This is part three of a four-part series about the nursing shortage. Part one provided a historical perspective and examined conflicting predictions about the scope of the shortage. Part two looked specifically at a shortage of highly skilled, experienced nurses as new graduates enter the job market. Since industry trends tend to influence health policy decisions—as well as YOUR career choices—it’s important to understand the factors at play in today’s nursing labor market.
Despite industry forces calling for a more educated nursing workforce, most state licensure boards have declined to require a BSN for entry-level practice. Why? There’s a widespread fear that more onerous education requirements will only add to projected nursing shortages. Yet, as discussed in part two of this series, newly graduated nurses with an ADN are at a disadvantage in today’s job market and many are unable to land a job right out of school. It seems clear that we’re not just facing a need for more nurses in the face of labor shortages, but for a higher percentage of better educated and more skilled nurses who can quickly move into the workforce.
Studies show a strong link between the BSN and better patient outcomes. Because of this, many hospitals are encouraging (and even paying for) mid-career nurses to go back to school. Yet despite the market demand for more educated nurses, nursing schools are turning away thousands of qualified applicants—a whopping 68,931 of them in 2014 alone, according to a survey by the American Association of Colleges of Nursing (AACN).
Nursing schools simply don’t have the capacity to accept more students, because they lack sufficient classroom space and clinical teaching sites. As reported by the AACN, the healthcare industry is being hit with a double whammy, as it becomes apparent that we can’t avoid a shortage by educating more nurses—because there is also a shortage of nursing educators, as many either retire or move into higher paying jobs outside of teaching.
So what can we do? First of all, we have to fill open faculty positions in nursing schools, by attracting more nurses to a career in nursing education. Secondly, the rising generation of nurse educators will need to look toward non-traditional education models that can scale up the number of students they can accommodate, at all education levels. This includes state-of-the-art simulation centers that can supplement existing clinical training sites in hospitals.
Nursing schools that use a distance learning model, like American Sentinel University, are helping to expand nursing education. Because we’re not tied to a specific location, we can make higher education available to a wider pool of students—including working nurses who have constraints on their time or live in rural areas far from traditional classrooms. We can also hire the best faculty from all over the country and can easily add adjunct faculty as our enrollments increase. And because we leverage technology for more efficient and effective instruction, we’re not locked into a traditional semester schedule—so students can start classes during every month of the year, according to what’s convenient for them.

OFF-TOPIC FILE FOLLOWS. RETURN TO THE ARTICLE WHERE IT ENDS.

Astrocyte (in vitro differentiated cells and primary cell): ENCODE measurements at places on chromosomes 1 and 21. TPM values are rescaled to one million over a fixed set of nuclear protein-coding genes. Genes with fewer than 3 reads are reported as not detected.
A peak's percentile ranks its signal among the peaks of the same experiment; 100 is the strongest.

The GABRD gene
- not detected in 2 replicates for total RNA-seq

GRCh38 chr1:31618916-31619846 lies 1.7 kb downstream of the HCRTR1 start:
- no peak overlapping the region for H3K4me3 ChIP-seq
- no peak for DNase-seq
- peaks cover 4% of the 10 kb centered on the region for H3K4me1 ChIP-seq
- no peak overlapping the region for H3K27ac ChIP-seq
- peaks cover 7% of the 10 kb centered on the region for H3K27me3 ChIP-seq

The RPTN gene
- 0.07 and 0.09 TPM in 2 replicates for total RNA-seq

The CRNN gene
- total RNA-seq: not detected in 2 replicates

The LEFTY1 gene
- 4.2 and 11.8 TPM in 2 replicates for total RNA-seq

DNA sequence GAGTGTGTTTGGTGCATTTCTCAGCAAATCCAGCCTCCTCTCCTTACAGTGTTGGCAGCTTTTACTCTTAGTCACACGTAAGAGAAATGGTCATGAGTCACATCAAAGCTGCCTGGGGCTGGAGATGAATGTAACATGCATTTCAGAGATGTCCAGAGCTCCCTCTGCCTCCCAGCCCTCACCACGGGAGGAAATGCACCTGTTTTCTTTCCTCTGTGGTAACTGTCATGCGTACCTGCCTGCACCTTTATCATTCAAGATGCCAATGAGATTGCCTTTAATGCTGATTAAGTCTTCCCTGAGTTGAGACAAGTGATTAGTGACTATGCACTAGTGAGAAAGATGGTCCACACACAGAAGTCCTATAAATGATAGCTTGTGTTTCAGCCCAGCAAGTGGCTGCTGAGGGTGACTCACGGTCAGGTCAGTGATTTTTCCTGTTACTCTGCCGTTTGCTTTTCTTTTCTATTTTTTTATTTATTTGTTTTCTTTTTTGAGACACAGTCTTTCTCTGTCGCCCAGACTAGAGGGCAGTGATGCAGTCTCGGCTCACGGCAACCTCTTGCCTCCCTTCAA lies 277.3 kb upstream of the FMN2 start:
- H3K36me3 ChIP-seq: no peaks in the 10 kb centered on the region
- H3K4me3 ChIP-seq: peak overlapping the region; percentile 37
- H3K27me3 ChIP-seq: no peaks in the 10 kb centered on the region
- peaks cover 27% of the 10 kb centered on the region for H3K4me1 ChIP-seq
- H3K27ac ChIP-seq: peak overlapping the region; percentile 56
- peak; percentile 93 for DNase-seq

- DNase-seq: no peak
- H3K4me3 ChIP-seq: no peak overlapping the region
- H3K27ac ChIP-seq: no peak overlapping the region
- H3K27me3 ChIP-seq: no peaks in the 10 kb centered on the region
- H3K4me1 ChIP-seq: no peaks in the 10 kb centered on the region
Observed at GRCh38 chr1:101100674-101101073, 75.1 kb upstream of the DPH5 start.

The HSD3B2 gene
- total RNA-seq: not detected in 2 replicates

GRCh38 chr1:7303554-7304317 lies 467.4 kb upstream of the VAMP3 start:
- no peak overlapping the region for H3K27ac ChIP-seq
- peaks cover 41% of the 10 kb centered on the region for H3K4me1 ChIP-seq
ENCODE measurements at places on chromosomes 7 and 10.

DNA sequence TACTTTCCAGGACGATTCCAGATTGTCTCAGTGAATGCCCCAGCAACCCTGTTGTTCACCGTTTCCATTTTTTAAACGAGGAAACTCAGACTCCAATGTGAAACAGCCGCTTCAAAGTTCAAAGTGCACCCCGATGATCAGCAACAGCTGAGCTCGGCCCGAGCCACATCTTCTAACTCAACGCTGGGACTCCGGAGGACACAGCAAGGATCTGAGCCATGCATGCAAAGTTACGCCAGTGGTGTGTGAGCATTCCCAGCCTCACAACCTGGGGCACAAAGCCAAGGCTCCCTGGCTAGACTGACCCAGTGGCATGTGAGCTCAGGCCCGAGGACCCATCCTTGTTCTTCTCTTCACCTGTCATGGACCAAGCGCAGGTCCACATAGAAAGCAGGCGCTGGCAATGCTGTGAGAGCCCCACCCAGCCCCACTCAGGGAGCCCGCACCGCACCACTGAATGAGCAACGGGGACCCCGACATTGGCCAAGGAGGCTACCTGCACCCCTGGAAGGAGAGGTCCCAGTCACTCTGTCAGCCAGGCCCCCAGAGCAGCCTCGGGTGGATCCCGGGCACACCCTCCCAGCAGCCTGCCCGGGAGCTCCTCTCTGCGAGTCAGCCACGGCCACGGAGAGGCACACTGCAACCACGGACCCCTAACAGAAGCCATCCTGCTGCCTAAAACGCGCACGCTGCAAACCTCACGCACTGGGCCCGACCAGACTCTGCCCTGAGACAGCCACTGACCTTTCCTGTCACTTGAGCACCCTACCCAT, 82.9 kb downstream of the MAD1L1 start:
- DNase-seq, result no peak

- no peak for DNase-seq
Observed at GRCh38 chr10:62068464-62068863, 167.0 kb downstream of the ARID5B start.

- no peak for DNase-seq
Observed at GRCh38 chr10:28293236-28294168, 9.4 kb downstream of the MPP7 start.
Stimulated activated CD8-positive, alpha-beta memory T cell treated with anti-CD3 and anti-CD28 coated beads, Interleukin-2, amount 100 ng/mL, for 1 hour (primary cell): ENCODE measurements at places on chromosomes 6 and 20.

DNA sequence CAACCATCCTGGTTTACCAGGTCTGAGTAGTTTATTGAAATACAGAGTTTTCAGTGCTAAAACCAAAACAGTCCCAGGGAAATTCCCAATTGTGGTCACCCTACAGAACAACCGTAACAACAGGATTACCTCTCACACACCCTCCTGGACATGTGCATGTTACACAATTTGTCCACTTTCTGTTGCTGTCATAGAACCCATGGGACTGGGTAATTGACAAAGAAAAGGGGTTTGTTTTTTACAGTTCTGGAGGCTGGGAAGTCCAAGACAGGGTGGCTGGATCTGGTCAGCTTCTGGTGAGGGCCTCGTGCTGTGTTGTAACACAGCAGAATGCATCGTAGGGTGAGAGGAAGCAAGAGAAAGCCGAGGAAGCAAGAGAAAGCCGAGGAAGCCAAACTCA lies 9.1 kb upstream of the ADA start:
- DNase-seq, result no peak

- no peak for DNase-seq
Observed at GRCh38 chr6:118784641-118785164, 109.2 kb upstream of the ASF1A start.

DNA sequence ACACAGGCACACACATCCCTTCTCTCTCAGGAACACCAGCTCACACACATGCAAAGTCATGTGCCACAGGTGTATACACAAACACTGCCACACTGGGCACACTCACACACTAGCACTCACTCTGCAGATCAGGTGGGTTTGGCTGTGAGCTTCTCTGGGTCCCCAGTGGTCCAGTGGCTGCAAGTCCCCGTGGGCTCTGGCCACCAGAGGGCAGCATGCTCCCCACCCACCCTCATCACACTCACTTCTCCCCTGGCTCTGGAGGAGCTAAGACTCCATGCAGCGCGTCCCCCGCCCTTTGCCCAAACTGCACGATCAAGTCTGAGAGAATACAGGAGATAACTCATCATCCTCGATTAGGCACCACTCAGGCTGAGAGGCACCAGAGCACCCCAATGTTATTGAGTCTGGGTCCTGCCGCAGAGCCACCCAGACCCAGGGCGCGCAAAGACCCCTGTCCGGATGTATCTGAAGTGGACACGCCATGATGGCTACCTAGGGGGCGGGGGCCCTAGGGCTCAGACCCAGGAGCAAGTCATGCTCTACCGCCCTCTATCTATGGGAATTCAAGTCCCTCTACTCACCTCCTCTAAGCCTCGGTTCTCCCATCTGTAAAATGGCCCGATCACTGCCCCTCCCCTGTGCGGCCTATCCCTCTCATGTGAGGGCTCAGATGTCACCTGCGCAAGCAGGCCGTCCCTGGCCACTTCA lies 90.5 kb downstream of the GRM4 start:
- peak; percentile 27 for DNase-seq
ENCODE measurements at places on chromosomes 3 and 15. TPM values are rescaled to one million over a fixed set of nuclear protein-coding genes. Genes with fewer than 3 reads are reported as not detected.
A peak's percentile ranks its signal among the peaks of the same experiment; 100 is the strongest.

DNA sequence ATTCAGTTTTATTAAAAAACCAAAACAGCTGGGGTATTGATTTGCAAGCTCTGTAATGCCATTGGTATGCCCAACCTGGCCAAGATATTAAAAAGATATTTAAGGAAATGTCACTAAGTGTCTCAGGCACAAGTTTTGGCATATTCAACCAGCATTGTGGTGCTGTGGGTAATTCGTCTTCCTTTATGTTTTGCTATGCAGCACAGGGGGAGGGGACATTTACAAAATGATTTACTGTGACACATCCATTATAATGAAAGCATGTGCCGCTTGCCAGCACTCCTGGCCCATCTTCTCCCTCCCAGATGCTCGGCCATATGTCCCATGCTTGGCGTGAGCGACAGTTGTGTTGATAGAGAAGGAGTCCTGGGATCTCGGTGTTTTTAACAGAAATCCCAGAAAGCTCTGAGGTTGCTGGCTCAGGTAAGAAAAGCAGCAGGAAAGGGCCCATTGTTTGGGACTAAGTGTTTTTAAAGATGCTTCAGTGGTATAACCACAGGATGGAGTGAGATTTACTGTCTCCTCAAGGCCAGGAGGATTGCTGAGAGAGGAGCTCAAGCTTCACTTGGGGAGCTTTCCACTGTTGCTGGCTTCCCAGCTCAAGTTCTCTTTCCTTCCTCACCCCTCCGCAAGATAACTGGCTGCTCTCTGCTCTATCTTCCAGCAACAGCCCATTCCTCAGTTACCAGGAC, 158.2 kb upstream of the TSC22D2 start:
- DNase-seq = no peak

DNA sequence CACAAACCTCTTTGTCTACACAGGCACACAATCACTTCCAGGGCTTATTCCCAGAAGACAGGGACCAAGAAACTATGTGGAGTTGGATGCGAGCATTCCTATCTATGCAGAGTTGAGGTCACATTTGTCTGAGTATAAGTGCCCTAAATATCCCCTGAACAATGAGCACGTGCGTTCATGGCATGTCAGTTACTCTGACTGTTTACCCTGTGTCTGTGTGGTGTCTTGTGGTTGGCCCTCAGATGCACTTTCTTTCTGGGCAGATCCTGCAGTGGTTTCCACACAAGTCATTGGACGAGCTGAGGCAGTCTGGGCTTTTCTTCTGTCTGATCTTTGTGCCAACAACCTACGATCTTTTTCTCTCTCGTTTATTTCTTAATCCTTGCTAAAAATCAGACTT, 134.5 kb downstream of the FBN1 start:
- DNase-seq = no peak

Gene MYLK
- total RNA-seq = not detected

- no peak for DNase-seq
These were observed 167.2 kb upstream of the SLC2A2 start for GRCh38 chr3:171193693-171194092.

But nursing education must also produce RNs who are better prepared to step into nursing practice and feel comfortable at the bedside. A 2012 article in American Nurse Today titled “Tripping Over the Welcome Mat: Why New Nurses Don’t Stay” reports that:
In a recently conducted survey regarding newly graduated nurses’ readiness to practice in the hospital setting, only 10% of nurse executives believed that new graduate nurses (NGNs) were fully prepared to practice safely and effectively. NGNs agreed with nurse executives that they lack confidence and adequate skills for up to a year after graduation. The perceptions of nurse executives and NGNs seem to be borne out by NGN turnover rates of roughly 30% in the first year of practice and as much as 57% in the second year.
Preceptor-based orientation programs are one way to ease the transition from education to practice. Research shows that a six- to 12-week precepted orientation period can help new nurses gain skill, confidence, and familiarity with protocols and procedures. Nurse residency programs are even longer, ranging from six months to a year, and can significantly boost the retention of new nurses. Expanding the education pipeline to reduce nursing shortages will only be effective if we can make new nurses feel at home—and want to stay—in their chosen profession.
Looking ahead: In a free market, labor shortages generally resolve themselves over time. Why is this not the case with nursing? Part four will look at the various factors that affect the supply and demand of nurses in the workforce.
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